Memorial Sloan Kettering Cancer Center, USA
Lynn Adams graduated with a MSN in oncology nursing from Columbia University, and a post master’s certificate from Stony Brook University. She has over 25 years experience as an oncology NP, caring for oncology patients at varios stages of illness, as well as hospice experience. She is currently enrolled in the palliative care track of the DNP program at George Washington University.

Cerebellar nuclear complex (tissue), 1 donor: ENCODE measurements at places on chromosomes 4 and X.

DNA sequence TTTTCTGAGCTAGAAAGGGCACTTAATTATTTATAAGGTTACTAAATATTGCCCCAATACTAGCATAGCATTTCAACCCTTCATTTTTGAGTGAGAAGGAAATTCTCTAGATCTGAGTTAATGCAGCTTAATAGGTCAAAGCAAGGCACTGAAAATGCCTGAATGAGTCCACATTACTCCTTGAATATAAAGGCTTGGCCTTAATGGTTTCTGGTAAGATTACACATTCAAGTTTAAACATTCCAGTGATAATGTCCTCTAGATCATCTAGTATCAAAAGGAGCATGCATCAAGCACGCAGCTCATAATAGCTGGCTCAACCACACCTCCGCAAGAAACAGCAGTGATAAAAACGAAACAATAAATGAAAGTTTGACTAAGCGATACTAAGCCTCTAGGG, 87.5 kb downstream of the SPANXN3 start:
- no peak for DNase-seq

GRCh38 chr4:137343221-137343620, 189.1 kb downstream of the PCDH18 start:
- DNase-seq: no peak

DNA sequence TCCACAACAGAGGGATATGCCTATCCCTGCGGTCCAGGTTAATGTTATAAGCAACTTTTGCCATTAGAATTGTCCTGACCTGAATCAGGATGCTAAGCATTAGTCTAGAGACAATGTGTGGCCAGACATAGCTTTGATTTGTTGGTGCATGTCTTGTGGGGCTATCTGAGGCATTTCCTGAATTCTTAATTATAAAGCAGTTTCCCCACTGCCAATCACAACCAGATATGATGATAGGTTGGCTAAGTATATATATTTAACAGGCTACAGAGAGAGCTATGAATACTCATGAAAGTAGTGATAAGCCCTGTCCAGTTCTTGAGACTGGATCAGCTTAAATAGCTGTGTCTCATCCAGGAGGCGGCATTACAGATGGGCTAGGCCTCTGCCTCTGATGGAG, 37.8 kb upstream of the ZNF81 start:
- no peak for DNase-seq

Approximately 1.66 million Americans are diagnosed with cancer each year and another 589,430 died from the disease. As treatment options expand, patients are living longer with worsening symptoms and an increased illness burden and are ideal candidates for palliative care. Palliative care is delivered by clinicians with specialty training and a focus on improving the quality of life for patients with serious illnesses. A number of major organizations recommend the integration of palliative care into comprehensive cancer care including The American Society of Clinical Oncology (ASCO) and The National Comprehensive Cancer Network (NCCN). With an advanced education and scope of practice, a holistic orientation, and based on evidence of providing safe and effective care, nurse practitioners (NPs) are well positioned to improve access to palliative care; yet, many lack basic content knowledge of palliative care and do not have competencies in the provision of its care. This study used valid and reliable instruments and a one-group pre and post test design to measure differences in NPs’ knowledge of and self-rated competence in the provision of basic palliative care before and after a formal educational program. The content, drawn from the End of Life Nursing Education Consortium’s (ELNEC) APRN curriculum, was delivered in one 8-hour session, by an experienced NP currently enrolled in the palliative care track of a DNP program. The study was conducted with nurse practitioners practicing in the regional network sites of an NCI-designated comprehensive cancer center.